Obama Confers With Netanyahu as Romney Faults Mideast Policy - Businessweek
President Barack Obama and Israeli Prime Minister Benjamin Netanyahu are in “full agreement” on the goal of preventing Iran from getting a nuclear weapon, the White House said as Republican candidate Mitt Romney renewed his attacks on the administration’s handling of the Middle East.
Obama had a 20-minute call with Netanyahu today, the president’s only publicly announced one-on-one discussion with a foreign leader this week, following weeks of tensions between the leaders over how aggressively to confront Iran’s nuclear development program.
It also had implications for U.S. domestic politics. Romney spoke by phone with Netanyahu within hours of Obama’s conversation. The sequence of calls and the debate about Iran comes 39 days before the U.S. presidential election.
Romney has sought to use signs of differences between Obama and Netanyahu over Iran to raise doubts with American Jewish voters about the president’s commitment to Israel and his ability to manage turmoil in the Middle East and North Africa. The Obama administration, in today’s statement, said the U.S. alliance with Israel is “unshakeable.”
“The prime minister welcomed President Obama’s commitment before the United Nations General Assembly to do what we must to achieve” the goal of preventing Iran from developing a nuclear weapon, the White House statement said. ‘Red Line’
Netanyahu has been pushing the U.S. and western nations to set a “red line” at which point Iran’s nuclear development would warrant a military response. Obama, while urging more time for negotiations and for economic sanctions to pressure Iran, has said the U.S. won’t allow the Islamic Republic to build a nuclear weapon.
In his speech yesterday to the UN General Assembly, Netanyahu held up a cartoon-style drawing of a bomb as a prop to get international attention for his call for the U.S. to issue a more direct warning to Iran.
“By next spring, at most next summer, at current enrichment rates, they will have finished the medium enrichment and moved on to the final stage,” Netanyahu said. “From there it’s only a few months, possibly a few weeks, before they get enough enriched uranium for the first bomb.”
Obama and Netanyahu both attended the UN session in New York this week, though not at the same time. Israeli media reported earlier this month that the U.S. president rebuffed Netanyahu’s request for a meeting, which Obama aides denied. The reports were published on the same day Netanyahu told reporters in Jerusalem that nations that “refuse to put a red line before Iran don’t have the moral right to place a red light before Israel.” Romney Criticism
Romney has repeatedly criticized Obama for not meeting with Netanyahu while the prime minister is in the U.S. In an interview broadcast Sept. 23 on CBS’s “60 Minutes,” the Republican challenger said Obama’s decision not to meet with Netanyahu “a mistake and sends a message throughout the Middle East that somehow we distance ourselves from our friends.”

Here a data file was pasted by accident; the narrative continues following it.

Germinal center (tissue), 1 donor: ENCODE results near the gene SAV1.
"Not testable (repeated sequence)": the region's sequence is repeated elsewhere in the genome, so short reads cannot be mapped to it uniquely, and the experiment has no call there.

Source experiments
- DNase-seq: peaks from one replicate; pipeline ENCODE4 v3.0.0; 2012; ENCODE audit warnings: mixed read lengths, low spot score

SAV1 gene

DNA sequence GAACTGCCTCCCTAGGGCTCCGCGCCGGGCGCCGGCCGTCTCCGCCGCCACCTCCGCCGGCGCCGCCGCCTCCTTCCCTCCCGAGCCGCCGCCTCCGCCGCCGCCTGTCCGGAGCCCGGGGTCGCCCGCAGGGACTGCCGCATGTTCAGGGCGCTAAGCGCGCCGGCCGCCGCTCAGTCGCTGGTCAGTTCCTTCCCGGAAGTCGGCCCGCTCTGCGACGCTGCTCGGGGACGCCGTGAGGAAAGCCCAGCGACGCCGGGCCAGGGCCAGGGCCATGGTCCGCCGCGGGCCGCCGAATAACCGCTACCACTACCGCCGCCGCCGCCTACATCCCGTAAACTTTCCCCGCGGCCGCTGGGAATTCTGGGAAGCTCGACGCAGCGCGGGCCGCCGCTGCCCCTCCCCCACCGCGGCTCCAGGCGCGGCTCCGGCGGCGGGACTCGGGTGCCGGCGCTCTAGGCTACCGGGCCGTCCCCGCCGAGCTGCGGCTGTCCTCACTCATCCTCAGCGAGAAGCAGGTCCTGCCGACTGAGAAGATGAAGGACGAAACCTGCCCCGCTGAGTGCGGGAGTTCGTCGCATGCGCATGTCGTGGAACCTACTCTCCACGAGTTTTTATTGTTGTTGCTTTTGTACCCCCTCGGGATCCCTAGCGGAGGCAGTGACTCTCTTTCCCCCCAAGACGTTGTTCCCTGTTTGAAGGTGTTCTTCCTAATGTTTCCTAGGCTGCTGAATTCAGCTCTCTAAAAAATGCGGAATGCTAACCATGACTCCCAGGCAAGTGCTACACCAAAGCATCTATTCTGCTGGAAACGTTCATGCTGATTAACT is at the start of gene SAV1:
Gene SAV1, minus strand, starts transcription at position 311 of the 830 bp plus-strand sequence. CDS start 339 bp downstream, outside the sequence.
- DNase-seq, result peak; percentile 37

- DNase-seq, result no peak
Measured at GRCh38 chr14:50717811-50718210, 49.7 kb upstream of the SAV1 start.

Romney again blasted Obama today for having referred in a television interview to recent anti-American protests and attacks in Muslim countries and the upheaval in Syria as “bumps in the road” to democratizing the region. The U.S. ambassador to Libya, Chris Stevens, and three other Americans were killed during an assault on the U.S. consulate in Benghazi, Libya. ‘Bump in Road’
“I don’t consider 20 or 30,000 people dying in Syria just a bump in the road, or a Muslim Brotherhood president in Egypt a bump in the road,” Romney said at the Valley Forge Military Academy and College in Wayne, Pennsylvania. “I don’t consider the killing of our diplomats in Libya as a bump in the road, and I sure as heck don’t consider Iran becoming nuclear a bump in the road.”
Romney is trying to undercut Obama’s support from Jewish voters as polls show him trailing the president nationally. Both campaigns have been increasing their focus on Florida, a state where Jewish residents may be an important voting bloc.
Vice President Joe Biden, campaigning today in Florida, which has 29 electoral votes, said Romney can’t win the general election if he loses there.
“We win Florida, this race is over,” the vice president said.
Foreign policy and national security remain areas of strength for Obama. By a margin of 49 percent to 38 percent, respondents to a Bloomberg National Poll conducted Sept. 21-24 said Obama would be better suited than Romney to cope with unforeseen events in the Middle East. Forty-nine percent endorse the Obama administration’s approach to Iran.
To contact the reporters on this story: Margaret Talev in Washington at email@example.com; Julie Hirschfeld Davis in Wayne, Pennsylvania, at firstname.lastname@example.org
To contact the editor responsible for this story: Steven Komarow at email@example.com